If you’re disabled, you might find Brene Brown’s research hilariously obvious

Braving-the-Wilderness

It’s 2018 and I’m trying to get my shit on lockdown and only read things that aren’t a waste of time. The trouble is that you gotta spend time to know that you’ve wasted it–so I started the year reading Brene Brown’s new book, Braving The Wilderness, because she’s done good work on vulnerability in the past, and honestly, the wilderness sounds cool in contrast to my stuffy apt which constantly smells of cat piss.

Brown gets praised for offering self-help supported by her own research, and taking self-help into a place it doesn’t usually explore: vulnerability. She states multiple times, in every book of hers,(see IThe Gifts of Imperfection and Daring Greatly) that she is a professional researcher who has dedicated her life to said understanding of vulnerability. The funny/ironic part of this is is that she isn’t really vulnerable…not in the way that I define it. She’s privileged. She’s able-bodied, white, with a supportive husband and children. She has a team of people to bounce her ideas off of, who keep her in check and force her to grow as a person. These circumstances allow her vulnerability that is largely self-chosen and boundaried, which is… the opposite of the vulnerability that I know, as a disabled person.–the kind of vulnerability that is not chosen or researched but lived.

Some of the semi-obvious ideas that Brene discusses as if there isn’t an entire population of ppl who have lived and learned from lifetimes of vulnerability are:

  • Being vulnerable is rough but can be rewarding if you have good friends
  • Honest living is courageous and lying is easier. (actually Brene, for some of us, honest living isn’t a choice, but a matter of circumstance, because we are physically limited and thus, tangibly vulnerable)
  • Shared vulnerability is powerful (yes. There’s a reason all my friends are freaks like me. This seems so fucking obvious to me, but sure)
  • Being true to yourself is worth it. (She could’ve asked any of us if we’re true to ourselves and most of us would say yes, but not by choice, rather because society doesn’t accept us. Being true to self is all a lot of us have, duh)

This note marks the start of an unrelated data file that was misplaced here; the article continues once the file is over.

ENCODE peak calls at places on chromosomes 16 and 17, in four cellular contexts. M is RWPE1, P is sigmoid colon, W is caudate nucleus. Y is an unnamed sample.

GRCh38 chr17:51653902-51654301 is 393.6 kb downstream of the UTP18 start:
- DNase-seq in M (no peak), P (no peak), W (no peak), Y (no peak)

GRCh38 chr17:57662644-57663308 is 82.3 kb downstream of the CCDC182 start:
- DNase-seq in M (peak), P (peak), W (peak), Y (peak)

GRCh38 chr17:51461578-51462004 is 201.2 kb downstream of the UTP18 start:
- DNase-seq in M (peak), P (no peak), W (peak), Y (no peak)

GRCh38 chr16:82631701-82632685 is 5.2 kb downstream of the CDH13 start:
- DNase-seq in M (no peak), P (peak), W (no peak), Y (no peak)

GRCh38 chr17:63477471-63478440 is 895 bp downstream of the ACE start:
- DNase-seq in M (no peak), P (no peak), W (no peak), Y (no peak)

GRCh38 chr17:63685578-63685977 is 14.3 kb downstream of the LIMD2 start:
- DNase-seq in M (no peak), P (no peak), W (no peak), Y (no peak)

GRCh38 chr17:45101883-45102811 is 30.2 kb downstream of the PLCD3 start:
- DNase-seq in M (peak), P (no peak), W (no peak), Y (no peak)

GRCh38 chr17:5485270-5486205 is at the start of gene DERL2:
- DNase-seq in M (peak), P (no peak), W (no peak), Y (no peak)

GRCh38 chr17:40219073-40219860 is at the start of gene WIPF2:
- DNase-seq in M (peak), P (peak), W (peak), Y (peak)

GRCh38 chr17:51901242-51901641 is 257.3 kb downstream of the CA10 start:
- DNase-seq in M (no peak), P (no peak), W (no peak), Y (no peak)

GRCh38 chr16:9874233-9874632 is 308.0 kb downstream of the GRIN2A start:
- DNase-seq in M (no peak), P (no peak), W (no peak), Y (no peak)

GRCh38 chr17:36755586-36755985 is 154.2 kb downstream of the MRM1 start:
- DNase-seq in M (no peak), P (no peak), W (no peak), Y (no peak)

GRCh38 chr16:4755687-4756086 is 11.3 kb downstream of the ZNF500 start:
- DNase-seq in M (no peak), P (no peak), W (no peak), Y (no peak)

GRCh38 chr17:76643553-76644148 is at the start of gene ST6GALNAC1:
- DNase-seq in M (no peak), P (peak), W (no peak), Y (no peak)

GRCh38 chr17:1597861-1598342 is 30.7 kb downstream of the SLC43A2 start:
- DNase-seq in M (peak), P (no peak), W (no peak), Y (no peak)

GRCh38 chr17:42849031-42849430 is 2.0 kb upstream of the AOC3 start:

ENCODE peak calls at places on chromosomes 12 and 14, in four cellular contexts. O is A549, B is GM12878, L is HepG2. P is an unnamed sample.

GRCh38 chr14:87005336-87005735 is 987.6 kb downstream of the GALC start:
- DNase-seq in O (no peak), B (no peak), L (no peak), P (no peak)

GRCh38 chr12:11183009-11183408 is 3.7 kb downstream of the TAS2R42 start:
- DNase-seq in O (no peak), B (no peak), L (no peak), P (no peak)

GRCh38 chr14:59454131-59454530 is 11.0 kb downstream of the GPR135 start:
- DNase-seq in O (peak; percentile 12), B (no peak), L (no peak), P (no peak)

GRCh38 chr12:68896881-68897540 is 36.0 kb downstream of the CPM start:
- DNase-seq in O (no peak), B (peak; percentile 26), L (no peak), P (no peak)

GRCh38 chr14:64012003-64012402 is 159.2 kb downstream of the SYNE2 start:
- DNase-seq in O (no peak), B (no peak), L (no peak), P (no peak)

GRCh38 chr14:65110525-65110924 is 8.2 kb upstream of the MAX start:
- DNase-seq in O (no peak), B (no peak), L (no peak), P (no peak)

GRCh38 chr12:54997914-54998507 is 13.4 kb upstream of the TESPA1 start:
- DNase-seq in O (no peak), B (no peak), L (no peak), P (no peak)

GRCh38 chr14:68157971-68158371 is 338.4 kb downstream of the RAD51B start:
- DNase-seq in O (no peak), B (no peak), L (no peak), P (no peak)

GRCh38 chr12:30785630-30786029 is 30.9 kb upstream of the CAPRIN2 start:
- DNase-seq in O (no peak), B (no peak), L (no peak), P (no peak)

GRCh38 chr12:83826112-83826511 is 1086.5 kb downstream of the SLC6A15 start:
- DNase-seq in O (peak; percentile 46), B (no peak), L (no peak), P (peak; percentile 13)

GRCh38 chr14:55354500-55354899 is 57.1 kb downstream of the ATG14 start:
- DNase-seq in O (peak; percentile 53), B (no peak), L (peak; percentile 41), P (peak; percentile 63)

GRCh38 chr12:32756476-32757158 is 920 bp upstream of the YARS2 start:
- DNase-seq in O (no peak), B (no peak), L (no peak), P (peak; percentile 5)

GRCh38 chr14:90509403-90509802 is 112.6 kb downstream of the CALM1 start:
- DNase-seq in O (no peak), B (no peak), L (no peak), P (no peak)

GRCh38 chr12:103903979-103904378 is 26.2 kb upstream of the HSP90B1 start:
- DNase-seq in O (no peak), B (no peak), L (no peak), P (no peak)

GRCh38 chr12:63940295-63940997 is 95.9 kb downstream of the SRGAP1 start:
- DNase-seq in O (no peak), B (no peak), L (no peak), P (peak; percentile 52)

After reading Braving, I’ve concluded that Brene could’ve saved herself a shitload of time and probably some research dollars, by asking disabled people how we’ve come this far. But, she didn’t. and the quality of her book suffers. She relies on a lot of the research she conducted but rarely states who her samples were and uses frequent personal anecdotes to make her arguments., which can be hard to extract from.

It’s disappointing because vulnerability research, in the form of easily digestible books such as this one, are desperately needed, but we need to start by asking people who experience lifelong vulnerabilities. Start at the margins, not at the heart of privilege.

On that negative note, Brown does make an important point about the unintuitive positive impacts of collective pain. She states that it’s just as important as collective joy, and I found that interesting enough to order Option B, which is a book on grief. If you wanna waste time sifting through it with me, it’s on Amazon for 18 bucks used. Don’t worry, this is not a paid endorsement.

option b

I swear.

 

If you know of something worth reading, let me know. Save me from my own shitty taste.

 

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